An official website of the United States government
Here's how you know
A .mil website belongs to an official U.S. Department of Defense organization in the United States.
A lock (lock ) or https:// means you’ve safely connected to the .mil website. Share sensitive information only on official, secure websites.













NEWS | April 12, 2024

Let’s celebrate National Borinqueneers Day!

By Carlos Cuebas U.S. Army Garrison Fort Buchanan

In 2021, the U.S. Congress designated April 13 as National Borinqueneers Day. The 65th Infantry Regiment, also known as Borinqueneers, was the only Hispanic unit from the Korean War to receive the Congressional Gold Medal. The youngest of the surviving members are in their 80s and 90s.

Today, as we celebrate National Borinqueneers Day, many across the United States will hear these stories and can only imagine. However, for personnel assigned at Fort Buchanan, seeing members of the Borinqueneers around the installation is a daily occurrence.

One of the members of the Borinqueneers who frequently visits Fort Buchanan is Victor Labarca Lago.

"In that faraway country, we went through very traumatic, life-changing experiences that taught us the importance of working as a team and constantly collaborating with each other," said Labarca Lago, recalling his time on the Korean peninsula.

However, for Labarca Lago, April 13 is a bittersweet date.

"April 13 is a glorious day, but for me, it is also sad because I had friends in Korea, and you saw them during the day, and the next day, they died defending democracy. This date brings back many memories for me," added Labarca Lago, whose son is an Afghanistan veteran.

Labarca also talked about why the new generations of citizens should know the story of the 65th Infantry Regiment.

"I would tell young people to read the history of the 65th Infantry so they will better understand what we did and how we defended the lifestyle they enjoy today. It is important to be informed," added the veteran.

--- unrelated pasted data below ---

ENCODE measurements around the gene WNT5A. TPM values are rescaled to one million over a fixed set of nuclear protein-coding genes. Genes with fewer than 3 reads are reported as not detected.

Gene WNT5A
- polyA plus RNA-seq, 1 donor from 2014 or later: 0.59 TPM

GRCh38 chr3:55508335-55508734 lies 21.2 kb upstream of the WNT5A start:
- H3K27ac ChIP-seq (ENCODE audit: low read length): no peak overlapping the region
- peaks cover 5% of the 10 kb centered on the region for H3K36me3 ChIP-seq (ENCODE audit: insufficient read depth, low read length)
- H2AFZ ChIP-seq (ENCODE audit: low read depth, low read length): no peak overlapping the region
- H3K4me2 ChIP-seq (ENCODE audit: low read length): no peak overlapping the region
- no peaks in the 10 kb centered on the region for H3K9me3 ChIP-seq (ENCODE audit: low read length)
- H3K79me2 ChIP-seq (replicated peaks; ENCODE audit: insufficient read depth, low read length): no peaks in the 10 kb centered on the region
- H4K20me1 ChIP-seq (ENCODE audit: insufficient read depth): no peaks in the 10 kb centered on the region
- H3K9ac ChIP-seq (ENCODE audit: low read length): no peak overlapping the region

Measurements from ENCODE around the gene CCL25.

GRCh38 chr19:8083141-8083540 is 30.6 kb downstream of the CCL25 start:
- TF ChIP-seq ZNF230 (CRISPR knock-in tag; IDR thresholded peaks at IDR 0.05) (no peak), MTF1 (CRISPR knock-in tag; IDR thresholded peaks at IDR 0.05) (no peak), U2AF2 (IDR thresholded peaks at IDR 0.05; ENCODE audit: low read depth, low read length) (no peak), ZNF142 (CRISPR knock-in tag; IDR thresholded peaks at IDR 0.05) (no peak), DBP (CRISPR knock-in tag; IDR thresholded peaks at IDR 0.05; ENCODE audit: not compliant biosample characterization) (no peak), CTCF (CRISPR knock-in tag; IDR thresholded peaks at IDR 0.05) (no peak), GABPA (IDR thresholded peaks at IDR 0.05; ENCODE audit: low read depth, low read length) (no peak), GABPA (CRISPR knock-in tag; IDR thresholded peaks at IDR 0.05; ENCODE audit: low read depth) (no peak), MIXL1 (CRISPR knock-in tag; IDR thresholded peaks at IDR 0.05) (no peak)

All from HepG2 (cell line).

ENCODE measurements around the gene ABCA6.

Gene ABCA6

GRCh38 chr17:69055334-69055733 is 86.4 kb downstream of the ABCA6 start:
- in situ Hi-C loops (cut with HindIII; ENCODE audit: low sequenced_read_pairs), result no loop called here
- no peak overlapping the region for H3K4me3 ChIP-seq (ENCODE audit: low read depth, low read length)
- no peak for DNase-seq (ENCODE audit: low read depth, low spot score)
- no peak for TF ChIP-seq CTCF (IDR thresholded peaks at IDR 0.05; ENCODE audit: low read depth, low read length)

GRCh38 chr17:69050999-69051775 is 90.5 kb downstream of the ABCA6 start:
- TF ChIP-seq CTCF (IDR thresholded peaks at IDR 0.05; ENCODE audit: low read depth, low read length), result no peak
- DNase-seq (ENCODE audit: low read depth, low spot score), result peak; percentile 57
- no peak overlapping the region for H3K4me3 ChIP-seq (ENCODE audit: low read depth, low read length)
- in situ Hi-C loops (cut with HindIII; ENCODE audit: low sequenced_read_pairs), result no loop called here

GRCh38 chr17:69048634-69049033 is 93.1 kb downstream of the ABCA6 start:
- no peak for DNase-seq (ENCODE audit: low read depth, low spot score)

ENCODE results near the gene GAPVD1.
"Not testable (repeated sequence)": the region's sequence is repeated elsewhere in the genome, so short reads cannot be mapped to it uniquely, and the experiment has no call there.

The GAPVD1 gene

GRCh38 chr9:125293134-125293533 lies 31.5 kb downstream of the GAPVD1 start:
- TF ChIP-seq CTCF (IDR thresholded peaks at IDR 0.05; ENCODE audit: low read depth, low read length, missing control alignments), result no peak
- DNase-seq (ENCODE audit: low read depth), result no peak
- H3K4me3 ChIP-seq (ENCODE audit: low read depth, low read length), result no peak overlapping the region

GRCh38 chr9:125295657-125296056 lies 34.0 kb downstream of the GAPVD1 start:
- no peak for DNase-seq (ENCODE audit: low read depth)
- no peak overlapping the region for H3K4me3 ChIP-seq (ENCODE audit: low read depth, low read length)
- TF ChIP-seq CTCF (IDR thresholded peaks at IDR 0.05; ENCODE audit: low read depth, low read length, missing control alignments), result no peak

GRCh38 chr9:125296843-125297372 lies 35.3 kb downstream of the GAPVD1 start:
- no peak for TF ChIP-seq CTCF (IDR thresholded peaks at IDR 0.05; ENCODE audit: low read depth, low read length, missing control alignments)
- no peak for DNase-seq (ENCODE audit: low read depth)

For Charles N. Moulton, commander of Fort Buchanan, the Borinqueneer's performance in battle many decades ago teaches valuable lessons that apply not only to current and future generations of Soldiers but also to everyone in the United States.

"Imagine the stress of a battlefield in Korea and how these Puerto Rican men had to make quick decisions with enemies around every corner, in very different weather, and facing two languages most of them did not dominate: Korean and English. Despite all these adverse circumstances, the members of the 65th Infantry Regiment moved forward and accomplished their mission with impressive results," said Moulton.

According to the Department of Defense, in January 1951, the 65h Infantry Regiment participated in Operation Thunderbolt, a reconnaissance-in-force, and Operation Exploitation, an exploitation mission to the Han River. By the end of the month, the regiment had advanced to a region just south of Seoul and was ordered to seize three Chinese-held hills. The assault began on January 31 and took three days. On February 2 February 2, 1951, with the objective within reach, two battalions of Borinqueneers fixed bayonets and charged the enemy position, forcing the communist soldiers to flee. It was the last U.S. Army battalion-sized bayonet charge in history.

"Due to their courage, the Borinqueneers received numerous awards for valor during the Korean War, including two Korean Presidential Unit Citations, 2,771 Purple Heart Medals, 606 Bronze Stars, 256 Silver Stars, nine Distinguished Service Crosses, and the Medal of Honor. What a testament to service to the country," said Moulton.

The commander of the only U.S. Army installation in Puerto Rico encouraged everyone in the U.S. territory and across the nation to take a moment to reflect on the great sacrifices and achievements of the Borinqueneers, who defended the democratic lifestyle with their service.

"Thank you, Borinqueneers, for your example, and congratulations on your day. The U.S. Army's story—the most powerful Army on earth—would not be complete without the significant contributions made by soldiers assigned to the 65th Infantry Regiment," added Moulton.

During World War II and the Korean War, Fort Buchanan processed local troops through its replacement center, most of them members of the 65th Infantry Regiment. Today, Fort Buchanan serves as a readiness enabler platform for approximately 15,000 active-duty Reserve and National Guard soldiers, the Marine Corps Reserve, and members of the Navy Reserve.